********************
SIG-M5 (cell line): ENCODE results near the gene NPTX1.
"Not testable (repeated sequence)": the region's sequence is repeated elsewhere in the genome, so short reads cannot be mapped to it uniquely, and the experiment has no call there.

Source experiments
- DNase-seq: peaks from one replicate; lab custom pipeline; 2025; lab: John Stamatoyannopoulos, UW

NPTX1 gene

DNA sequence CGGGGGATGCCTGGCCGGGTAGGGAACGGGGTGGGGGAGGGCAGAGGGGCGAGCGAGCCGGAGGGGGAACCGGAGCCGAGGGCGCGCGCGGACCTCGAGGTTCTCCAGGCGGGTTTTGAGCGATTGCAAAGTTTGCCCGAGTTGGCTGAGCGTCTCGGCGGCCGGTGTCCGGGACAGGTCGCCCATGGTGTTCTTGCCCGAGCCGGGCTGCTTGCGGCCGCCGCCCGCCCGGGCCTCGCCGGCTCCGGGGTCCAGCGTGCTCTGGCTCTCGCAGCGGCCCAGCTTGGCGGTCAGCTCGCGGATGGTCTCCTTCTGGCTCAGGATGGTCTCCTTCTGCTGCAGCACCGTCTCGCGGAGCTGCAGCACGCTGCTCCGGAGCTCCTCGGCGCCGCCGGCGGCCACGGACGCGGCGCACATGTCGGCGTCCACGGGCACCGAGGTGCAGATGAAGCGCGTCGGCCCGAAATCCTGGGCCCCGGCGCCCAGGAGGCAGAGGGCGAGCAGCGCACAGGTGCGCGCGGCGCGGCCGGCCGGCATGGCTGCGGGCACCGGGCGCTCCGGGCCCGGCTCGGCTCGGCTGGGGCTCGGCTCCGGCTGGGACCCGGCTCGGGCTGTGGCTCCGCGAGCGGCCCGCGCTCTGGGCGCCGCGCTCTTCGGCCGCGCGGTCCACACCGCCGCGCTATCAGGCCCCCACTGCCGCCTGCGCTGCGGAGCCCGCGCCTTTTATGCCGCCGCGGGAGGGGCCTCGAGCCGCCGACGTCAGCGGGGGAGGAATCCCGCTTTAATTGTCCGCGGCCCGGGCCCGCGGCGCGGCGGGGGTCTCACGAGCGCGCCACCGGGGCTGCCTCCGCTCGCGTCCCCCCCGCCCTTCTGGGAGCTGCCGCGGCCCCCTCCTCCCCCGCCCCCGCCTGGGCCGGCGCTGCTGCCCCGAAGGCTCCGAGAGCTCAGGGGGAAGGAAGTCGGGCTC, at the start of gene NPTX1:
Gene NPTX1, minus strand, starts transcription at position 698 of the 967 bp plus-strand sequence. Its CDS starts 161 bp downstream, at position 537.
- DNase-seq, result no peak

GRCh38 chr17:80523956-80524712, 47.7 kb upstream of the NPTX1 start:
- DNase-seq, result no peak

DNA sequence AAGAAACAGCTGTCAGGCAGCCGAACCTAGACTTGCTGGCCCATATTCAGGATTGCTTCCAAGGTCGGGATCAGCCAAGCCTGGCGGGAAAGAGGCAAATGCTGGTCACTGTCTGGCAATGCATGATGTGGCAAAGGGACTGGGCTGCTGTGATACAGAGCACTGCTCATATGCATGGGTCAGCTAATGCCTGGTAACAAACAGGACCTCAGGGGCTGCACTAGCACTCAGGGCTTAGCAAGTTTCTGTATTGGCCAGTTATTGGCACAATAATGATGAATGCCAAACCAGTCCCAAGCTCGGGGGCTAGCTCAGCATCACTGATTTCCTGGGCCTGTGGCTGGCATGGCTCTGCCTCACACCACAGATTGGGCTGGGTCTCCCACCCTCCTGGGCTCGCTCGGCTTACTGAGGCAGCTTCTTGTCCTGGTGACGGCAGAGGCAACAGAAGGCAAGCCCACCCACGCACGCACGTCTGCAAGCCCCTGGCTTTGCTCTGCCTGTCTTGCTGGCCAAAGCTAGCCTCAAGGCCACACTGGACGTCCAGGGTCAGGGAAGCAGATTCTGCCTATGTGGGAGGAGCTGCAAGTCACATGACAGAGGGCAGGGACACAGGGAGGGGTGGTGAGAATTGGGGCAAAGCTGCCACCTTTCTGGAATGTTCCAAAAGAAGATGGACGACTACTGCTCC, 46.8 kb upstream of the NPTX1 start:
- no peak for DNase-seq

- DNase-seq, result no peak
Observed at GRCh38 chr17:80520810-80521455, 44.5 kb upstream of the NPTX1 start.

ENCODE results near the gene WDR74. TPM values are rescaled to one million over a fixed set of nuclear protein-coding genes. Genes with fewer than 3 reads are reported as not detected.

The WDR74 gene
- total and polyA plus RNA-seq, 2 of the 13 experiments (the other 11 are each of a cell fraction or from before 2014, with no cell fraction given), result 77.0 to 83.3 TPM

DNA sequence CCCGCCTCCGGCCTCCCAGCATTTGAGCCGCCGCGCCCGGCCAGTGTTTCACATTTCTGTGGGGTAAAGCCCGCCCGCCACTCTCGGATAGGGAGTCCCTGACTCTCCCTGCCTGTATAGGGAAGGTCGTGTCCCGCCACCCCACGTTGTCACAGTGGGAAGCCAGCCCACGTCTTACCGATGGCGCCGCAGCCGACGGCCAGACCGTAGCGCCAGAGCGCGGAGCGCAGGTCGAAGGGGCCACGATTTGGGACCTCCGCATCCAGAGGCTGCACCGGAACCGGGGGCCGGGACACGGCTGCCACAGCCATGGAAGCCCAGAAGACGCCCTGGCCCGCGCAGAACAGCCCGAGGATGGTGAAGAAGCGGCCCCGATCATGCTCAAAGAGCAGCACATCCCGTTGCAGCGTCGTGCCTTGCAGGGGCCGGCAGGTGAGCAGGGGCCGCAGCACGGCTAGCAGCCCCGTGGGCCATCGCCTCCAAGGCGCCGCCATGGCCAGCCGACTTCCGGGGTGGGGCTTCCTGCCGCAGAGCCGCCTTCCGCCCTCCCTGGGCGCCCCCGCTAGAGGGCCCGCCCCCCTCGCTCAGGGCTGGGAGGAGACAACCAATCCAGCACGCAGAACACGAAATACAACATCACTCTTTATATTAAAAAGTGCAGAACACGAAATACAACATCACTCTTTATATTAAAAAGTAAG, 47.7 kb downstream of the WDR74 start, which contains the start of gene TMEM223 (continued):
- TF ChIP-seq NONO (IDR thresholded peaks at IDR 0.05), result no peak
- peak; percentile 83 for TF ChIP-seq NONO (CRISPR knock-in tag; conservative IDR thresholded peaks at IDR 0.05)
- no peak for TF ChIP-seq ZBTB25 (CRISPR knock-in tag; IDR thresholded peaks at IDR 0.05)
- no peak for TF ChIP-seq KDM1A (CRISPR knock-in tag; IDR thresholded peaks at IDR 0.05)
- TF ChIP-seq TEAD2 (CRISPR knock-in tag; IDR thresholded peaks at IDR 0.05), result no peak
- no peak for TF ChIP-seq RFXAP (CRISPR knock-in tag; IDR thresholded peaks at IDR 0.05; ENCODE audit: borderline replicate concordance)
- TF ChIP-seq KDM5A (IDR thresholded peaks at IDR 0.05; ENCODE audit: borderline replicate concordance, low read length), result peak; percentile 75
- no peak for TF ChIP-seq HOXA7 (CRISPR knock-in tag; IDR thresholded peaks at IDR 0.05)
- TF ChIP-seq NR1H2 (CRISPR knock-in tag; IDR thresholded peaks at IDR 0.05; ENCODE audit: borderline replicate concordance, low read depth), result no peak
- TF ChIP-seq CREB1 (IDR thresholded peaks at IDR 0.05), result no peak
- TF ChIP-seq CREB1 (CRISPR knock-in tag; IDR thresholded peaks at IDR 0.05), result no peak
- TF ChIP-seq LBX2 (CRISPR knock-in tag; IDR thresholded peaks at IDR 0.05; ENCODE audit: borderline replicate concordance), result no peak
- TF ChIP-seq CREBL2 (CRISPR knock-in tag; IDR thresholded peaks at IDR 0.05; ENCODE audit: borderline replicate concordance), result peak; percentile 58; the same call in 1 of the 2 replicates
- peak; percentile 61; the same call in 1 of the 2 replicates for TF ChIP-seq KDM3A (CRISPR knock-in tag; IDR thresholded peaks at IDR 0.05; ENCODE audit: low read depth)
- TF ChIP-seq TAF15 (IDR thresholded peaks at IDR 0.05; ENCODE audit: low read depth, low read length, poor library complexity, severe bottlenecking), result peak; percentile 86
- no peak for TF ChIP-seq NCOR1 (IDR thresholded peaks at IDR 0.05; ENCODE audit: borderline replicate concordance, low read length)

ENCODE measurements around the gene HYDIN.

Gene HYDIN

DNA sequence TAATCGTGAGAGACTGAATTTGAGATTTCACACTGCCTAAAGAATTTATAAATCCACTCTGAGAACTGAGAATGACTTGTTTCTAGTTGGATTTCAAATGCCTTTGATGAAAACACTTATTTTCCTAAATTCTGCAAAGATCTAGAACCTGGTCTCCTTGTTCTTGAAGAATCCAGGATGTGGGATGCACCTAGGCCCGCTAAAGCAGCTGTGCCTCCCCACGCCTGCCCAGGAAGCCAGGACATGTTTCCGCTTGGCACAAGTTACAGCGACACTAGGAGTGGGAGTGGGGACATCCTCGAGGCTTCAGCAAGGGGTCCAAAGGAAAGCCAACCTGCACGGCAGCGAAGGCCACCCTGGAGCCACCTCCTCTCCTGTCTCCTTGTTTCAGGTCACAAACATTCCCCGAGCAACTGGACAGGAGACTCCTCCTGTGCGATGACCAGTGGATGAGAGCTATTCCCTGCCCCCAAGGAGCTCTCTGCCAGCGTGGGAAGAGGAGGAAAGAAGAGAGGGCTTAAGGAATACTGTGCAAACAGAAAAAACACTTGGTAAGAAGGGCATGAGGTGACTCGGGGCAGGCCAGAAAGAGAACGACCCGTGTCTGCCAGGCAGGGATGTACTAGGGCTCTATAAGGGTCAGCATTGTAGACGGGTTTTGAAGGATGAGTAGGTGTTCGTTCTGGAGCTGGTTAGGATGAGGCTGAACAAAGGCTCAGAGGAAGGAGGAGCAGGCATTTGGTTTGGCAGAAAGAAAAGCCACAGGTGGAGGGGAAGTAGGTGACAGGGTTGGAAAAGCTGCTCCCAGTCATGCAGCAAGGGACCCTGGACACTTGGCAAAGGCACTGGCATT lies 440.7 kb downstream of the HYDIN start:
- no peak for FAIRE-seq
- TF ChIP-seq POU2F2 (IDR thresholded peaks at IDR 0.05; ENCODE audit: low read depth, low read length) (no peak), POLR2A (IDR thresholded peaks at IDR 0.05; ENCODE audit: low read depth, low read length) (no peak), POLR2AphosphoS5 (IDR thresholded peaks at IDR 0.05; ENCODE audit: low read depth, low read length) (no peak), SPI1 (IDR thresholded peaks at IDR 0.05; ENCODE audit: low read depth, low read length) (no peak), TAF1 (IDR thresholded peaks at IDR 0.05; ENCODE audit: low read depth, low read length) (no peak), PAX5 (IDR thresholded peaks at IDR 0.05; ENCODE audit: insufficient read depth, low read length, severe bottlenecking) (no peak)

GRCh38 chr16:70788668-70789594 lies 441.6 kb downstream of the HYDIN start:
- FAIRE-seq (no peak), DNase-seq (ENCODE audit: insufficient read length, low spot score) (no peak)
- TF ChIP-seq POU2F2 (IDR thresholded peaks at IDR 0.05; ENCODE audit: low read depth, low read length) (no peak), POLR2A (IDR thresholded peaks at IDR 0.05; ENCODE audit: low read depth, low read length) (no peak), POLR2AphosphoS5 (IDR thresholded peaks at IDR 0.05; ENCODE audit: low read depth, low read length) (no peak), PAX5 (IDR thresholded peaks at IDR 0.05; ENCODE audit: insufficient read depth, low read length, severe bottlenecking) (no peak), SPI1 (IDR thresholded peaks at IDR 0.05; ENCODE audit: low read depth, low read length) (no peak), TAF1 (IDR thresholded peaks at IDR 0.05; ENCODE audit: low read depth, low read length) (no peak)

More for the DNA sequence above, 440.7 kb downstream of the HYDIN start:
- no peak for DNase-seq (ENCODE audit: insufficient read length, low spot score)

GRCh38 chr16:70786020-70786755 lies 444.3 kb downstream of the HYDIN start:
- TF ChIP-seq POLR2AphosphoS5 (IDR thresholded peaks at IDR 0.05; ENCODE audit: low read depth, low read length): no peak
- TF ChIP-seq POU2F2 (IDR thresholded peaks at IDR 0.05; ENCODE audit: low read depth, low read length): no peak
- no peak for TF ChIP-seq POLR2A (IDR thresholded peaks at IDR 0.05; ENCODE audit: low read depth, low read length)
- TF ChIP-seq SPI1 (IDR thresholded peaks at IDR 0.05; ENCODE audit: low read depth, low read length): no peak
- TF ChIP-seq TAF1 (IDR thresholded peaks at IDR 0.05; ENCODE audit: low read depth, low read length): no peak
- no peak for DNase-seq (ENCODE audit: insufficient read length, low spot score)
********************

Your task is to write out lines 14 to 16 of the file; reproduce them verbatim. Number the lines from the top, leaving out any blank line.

Observed at GRCh38 chr17:80520810-80521455, 44.5 kb upstream of the NPTX1 start.

ENCODE results near the gene WDR74. TPM values are rescaled to one million over a fixed set of nuclear protein-coding genes. Genes with fewer than 3 reads are reported as not detected.

The WDR74 gene